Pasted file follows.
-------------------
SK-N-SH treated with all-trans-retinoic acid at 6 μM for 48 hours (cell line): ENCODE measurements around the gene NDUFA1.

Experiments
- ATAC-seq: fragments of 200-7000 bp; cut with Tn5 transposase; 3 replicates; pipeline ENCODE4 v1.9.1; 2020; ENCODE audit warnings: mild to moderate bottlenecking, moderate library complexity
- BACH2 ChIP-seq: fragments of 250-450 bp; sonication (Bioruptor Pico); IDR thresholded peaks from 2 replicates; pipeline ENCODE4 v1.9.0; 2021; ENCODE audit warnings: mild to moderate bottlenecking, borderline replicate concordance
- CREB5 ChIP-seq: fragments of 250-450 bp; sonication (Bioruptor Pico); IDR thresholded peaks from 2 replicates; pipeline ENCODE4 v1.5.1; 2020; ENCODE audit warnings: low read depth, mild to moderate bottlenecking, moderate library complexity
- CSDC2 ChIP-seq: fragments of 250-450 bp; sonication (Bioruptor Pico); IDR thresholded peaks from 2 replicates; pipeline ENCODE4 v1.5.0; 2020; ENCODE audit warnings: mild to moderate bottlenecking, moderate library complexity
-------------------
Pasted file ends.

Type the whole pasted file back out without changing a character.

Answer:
SK-N-SH treated with all-trans-retinoic acid at 6 μM for 48 hours (cell line): ENCODE measurements around the gene NDUFA1.

Experiments
- ATAC-seq: fragments of 200-7000 bp; cut with Tn5 transposase; 3 replicates; pipeline ENCODE4 v1.9.1; 2020; ENCODE audit warnings: mild to moderate bottlenecking, moderate library complexity
- BACH2 ChIP-seq: fragments of 250-450 bp; sonication (Bioruptor Pico); IDR thresholded peaks from 2 replicates; pipeline ENCODE4 v1.9.0; 2021; ENCODE audit warnings: mild to moderate bottlenecking, borderline replicate concordance
- CREB5 ChIP-seq: fragments of 250-450 bp; sonication (Bioruptor Pico); IDR thresholded peaks from 2 replicates; pipeline ENCODE4 v1.5.1; 2020; ENCODE audit warnings: low read depth, mild to moderate bottlenecking, moderate library complexity
- CSDC2 ChIP-seq: fragments of 250-450 bp; sonication (Bioruptor Pico); IDR thresholded peaks from 2 replicates; pipeline ENCODE4 v1.5.0; 2020; ENCODE audit warnings: mild to moderate bottlenecking, moderate library complexity